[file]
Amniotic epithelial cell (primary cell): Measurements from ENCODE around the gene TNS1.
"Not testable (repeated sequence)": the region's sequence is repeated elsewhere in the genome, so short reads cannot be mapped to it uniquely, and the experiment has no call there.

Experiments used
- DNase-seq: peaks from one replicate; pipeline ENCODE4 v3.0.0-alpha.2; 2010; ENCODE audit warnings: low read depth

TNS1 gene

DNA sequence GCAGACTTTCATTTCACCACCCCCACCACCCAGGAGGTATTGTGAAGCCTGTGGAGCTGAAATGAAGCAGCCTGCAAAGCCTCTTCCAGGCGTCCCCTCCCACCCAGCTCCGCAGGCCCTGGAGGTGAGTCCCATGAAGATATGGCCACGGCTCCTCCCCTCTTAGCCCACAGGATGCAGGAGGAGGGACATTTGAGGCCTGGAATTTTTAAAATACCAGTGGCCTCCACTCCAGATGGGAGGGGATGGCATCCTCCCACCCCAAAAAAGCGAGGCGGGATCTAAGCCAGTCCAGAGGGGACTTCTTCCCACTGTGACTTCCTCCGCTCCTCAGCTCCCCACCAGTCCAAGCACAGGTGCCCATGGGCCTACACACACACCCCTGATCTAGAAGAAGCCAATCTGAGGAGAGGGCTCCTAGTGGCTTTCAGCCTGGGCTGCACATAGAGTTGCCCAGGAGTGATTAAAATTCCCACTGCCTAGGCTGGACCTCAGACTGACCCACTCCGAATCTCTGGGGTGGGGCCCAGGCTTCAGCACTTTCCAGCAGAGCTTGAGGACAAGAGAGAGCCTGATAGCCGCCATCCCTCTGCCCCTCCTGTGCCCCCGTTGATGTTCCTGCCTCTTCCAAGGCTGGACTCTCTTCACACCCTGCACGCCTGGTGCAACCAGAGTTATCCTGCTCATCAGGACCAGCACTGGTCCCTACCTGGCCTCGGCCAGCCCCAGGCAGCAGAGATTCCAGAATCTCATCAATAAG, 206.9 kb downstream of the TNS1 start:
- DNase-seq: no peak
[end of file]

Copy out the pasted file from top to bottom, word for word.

Amniotic epithelial cell (primary cell): Measurements from ENCODE around the gene TNS1.
"Not testable (repeated sequence)": the region's sequence is repeated elsewhere in the genome, so short reads cannot be mapped to it uniquely, and the experiment has no call there.

Experiments used
- DNase-seq: peaks from one replicate; pipeline ENCODE4 v3.0.0-alpha.2; 2010; ENCODE audit warnings: low read depth

TNS1 gene

DNA sequence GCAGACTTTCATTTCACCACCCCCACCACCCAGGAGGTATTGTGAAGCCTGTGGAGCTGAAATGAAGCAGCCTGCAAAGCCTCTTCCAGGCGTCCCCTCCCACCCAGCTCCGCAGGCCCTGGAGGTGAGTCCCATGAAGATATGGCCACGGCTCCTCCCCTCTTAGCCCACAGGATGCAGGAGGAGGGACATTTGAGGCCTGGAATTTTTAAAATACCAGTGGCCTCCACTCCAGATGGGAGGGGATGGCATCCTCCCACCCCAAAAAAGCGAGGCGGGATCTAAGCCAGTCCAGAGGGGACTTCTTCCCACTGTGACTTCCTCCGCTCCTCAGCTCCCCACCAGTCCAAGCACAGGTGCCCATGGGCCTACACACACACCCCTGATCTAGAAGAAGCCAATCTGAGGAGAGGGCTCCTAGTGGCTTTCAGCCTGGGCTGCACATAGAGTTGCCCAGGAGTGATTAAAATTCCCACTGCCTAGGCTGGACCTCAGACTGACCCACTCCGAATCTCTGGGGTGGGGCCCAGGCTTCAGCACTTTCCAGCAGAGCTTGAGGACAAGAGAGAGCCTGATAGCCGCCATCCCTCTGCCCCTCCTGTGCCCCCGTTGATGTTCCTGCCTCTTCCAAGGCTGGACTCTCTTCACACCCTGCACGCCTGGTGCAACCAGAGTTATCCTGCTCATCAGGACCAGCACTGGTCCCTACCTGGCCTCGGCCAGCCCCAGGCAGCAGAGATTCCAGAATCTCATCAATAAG, 206.9 kb downstream of the TNS1 start:
- DNase-seq: no peak